It’s like taking a test, but never getting a grade.
In late 2011, we ranked 26 U.S. sectors and subsectors based on their anticipated growth and activity in 2012. We did not assign projected growth rates, just a ranking, top to bottom, from the market that our data indicated would be healthiest in 2012 to the one we expected to be least healthy.
We don’t do estimated growth rates because, simply put, we think they’re all but useless and not worth the trouble. How valid is the numerical estimate from even the most competent economist when we’re talking about volatile design and construction markets in a turbulent national economy?
Even if these numbers could lay claim to some accuracy, how important is it really to the average AEC firm? Does it matter to a 50-person West Coast architecture firm if the $17 billion healthcare construction market ticks up 2.1% or 2.2%? Sure, that 0.1% is a lot of money in the big picture, but if this firm is only capable of capturing $5 to $10 million of it, there are far more important factors to consider.
All you need to do is look at the massive differences among the various prognostications to question their relevance. For example, for 2012, IHS Global Insight (Englewood, CO) called for 9.6% growth in the retail and other commercial sector for 2012 off $32 billion in 2011 spending put-in-place. Wells Fargo Financial (San Francisco, CA) predicted only a 3.6% gain on $43.4 billion in 2011 spending put-in-place. Almost a third less growth on a 35% differential in 2011 spending put-in-place. (This is according to the AIA Consensus Construction Forecast.)
Let’s face it; these things are hard to quantify. We don’t even try. (If you like these numbers, though, we do report on how others see the markets growing, though the results are often contradictory.)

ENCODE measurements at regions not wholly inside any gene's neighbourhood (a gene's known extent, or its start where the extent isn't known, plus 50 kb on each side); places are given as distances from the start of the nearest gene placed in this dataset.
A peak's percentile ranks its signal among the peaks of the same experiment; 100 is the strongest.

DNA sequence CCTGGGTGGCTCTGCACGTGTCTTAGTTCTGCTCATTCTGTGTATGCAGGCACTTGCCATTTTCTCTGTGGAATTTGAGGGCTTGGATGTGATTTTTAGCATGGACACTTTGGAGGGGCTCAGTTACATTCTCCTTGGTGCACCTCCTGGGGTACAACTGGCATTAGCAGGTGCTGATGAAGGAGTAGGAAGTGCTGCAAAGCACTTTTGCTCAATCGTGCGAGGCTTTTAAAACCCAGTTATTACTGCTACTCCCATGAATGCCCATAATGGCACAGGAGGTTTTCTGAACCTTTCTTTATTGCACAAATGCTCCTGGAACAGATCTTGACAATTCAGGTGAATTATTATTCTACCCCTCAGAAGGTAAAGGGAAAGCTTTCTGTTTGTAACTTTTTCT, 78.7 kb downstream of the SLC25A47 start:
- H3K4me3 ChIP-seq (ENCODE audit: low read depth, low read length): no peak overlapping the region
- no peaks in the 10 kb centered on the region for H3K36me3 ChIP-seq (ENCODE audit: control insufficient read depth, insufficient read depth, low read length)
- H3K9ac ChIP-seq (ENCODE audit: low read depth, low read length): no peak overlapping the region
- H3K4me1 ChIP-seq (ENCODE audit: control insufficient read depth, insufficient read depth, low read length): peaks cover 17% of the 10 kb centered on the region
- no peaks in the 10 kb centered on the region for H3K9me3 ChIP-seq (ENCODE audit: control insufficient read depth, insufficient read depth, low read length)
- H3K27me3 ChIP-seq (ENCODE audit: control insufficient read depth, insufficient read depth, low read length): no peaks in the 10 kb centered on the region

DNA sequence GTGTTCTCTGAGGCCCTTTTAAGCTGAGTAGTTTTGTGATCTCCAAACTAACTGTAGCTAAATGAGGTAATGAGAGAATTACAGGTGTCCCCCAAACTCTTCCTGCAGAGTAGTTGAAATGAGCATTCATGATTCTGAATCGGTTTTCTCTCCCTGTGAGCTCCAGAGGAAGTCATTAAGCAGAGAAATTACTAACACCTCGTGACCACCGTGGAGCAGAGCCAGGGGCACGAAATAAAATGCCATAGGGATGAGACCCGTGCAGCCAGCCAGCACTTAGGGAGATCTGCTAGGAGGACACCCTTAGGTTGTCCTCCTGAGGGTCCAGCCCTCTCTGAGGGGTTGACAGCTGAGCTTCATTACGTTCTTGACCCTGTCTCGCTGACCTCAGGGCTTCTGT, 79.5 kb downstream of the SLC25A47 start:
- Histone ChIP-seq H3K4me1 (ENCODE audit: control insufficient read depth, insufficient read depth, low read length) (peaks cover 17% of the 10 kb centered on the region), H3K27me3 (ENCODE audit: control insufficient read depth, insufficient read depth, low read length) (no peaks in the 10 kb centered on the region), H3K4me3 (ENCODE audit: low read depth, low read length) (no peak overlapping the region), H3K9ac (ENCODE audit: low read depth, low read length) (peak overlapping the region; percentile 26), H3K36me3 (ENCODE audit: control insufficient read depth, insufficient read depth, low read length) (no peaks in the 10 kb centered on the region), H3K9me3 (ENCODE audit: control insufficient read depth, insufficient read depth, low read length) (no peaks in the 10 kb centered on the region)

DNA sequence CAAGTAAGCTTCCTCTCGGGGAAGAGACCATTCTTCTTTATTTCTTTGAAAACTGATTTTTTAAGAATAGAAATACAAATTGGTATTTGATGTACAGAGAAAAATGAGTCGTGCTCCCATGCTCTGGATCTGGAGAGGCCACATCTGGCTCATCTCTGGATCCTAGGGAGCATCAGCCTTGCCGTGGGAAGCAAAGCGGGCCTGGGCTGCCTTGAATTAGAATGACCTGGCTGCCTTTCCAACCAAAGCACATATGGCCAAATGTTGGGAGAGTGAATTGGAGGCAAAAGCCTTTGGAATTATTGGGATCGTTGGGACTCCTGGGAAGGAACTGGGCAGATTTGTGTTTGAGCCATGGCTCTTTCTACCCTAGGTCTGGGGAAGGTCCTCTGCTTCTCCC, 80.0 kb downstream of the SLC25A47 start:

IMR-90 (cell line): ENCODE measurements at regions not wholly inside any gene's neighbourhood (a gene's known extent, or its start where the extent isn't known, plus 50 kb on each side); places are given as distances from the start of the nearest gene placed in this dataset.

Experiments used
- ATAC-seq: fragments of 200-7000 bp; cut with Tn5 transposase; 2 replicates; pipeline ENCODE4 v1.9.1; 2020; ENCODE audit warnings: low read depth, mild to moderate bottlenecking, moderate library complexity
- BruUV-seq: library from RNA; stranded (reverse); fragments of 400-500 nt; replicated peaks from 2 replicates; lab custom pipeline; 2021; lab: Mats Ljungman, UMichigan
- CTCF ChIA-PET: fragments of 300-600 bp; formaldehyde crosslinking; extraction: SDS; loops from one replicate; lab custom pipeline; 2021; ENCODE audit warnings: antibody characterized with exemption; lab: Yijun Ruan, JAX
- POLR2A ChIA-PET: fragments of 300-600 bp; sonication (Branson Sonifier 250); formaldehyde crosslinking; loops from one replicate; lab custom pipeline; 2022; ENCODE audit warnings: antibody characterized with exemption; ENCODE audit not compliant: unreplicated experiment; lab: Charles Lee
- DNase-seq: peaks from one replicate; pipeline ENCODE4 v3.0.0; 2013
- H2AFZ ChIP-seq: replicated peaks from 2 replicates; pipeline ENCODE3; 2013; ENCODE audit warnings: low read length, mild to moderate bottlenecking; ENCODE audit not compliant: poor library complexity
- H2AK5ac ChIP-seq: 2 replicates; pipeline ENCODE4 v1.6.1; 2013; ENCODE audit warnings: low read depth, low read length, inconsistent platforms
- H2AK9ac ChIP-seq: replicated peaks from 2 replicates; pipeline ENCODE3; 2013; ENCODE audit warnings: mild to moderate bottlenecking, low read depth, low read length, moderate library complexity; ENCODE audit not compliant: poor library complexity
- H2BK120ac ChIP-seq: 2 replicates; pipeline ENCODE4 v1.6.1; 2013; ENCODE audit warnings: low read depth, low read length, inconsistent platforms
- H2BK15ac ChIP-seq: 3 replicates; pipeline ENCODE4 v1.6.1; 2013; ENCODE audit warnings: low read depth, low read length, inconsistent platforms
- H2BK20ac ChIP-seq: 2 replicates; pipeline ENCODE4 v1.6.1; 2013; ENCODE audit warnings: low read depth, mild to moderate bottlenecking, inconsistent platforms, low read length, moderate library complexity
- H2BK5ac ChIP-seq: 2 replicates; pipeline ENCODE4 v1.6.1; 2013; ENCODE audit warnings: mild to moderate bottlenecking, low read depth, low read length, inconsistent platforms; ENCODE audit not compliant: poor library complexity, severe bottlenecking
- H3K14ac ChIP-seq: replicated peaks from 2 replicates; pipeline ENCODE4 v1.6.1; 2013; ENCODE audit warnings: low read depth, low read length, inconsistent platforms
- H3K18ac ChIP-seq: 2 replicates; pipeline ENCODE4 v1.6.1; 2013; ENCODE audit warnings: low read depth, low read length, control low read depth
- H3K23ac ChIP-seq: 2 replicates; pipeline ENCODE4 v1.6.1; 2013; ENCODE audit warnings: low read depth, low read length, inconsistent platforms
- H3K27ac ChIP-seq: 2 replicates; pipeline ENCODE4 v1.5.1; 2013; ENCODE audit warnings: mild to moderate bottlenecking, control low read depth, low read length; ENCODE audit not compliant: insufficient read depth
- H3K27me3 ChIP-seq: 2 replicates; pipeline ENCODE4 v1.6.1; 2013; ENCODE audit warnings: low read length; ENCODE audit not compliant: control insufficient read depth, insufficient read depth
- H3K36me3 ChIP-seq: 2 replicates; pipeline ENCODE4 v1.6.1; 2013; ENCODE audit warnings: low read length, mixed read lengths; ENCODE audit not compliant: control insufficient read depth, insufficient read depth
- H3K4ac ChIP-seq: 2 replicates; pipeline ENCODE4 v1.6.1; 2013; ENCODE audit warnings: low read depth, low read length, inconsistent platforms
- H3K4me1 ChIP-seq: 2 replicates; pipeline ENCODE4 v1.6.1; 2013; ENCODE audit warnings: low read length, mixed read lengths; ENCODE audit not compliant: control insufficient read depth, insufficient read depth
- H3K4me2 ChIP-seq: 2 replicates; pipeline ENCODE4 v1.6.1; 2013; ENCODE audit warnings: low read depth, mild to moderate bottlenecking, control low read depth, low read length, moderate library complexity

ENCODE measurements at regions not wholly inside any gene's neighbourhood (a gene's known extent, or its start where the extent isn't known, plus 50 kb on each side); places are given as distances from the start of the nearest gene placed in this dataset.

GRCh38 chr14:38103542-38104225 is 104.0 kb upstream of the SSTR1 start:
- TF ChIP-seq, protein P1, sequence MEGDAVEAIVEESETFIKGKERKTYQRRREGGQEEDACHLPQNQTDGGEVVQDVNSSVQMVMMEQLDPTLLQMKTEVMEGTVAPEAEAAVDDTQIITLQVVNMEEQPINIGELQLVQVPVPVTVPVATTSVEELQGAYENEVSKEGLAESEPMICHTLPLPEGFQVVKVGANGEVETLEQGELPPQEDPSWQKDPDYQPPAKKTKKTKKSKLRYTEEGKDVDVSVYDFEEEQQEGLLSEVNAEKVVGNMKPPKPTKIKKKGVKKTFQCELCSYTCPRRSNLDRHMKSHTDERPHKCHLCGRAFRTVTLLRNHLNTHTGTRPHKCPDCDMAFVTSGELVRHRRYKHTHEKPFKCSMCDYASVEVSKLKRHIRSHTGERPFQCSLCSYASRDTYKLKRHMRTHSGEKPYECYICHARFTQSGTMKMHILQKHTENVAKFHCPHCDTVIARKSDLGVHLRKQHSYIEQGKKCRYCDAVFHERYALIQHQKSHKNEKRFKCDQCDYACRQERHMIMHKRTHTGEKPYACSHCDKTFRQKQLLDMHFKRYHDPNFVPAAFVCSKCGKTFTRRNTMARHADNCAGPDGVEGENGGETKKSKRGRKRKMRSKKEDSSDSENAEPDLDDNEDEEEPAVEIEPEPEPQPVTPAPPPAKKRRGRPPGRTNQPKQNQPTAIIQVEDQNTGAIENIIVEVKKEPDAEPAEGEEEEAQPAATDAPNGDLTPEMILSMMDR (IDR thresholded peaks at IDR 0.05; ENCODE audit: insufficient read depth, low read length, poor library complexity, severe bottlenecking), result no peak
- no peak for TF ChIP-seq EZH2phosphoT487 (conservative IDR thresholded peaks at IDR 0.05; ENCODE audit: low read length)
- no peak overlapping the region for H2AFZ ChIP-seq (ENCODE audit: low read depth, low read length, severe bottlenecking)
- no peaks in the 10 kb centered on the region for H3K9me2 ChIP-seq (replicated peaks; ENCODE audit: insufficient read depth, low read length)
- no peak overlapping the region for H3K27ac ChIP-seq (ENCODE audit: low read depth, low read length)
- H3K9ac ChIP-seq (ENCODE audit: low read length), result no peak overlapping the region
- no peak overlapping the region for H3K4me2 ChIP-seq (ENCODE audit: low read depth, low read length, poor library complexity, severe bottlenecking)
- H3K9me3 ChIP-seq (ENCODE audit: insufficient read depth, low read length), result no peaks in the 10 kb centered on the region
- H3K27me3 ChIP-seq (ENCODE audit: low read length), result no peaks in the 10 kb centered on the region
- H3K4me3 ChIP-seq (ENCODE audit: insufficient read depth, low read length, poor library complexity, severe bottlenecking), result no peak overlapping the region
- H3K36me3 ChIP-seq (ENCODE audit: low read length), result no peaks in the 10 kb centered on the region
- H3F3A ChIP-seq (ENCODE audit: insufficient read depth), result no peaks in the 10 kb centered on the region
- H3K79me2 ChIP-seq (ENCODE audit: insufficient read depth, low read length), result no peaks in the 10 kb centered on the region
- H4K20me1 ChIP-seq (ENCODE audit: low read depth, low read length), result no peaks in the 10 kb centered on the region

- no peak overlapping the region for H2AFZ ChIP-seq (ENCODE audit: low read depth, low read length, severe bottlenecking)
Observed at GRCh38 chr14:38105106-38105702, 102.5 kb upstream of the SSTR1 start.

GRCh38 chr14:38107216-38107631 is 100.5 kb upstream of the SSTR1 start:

Instead, we prefer to consider factors such as whether the right metrics are in place for growth in the sector, the overall economic health of a geographic area, and trends and developments in the industry. Most importantly, we want to find out and assess what owners and investors are saying, seeing and feeling about specific markets.
So let’s look back at a few of our rankings for 2012:
1. Apartments. We ranked apartments at the top of the list simply because the market was strong when others weren’t and it showed no signs of slowing. Our comment at the time was “The good times aren’t over yet for the surprisingly strong multifamily-for-rent sector.” This was especially true amid the struggles of single-family housing.
How’d we do? The National Association of Home Builders (NAHB) (Washington, DC) Multifamily Production Index rose for the eighth straight time in the second quarter of 2012. While the highest rate of activity has been concentrated in the strongest metropolitan areas, and production is far better in market-rate units than affordable, we’d be hard pressed to find a market that has done better.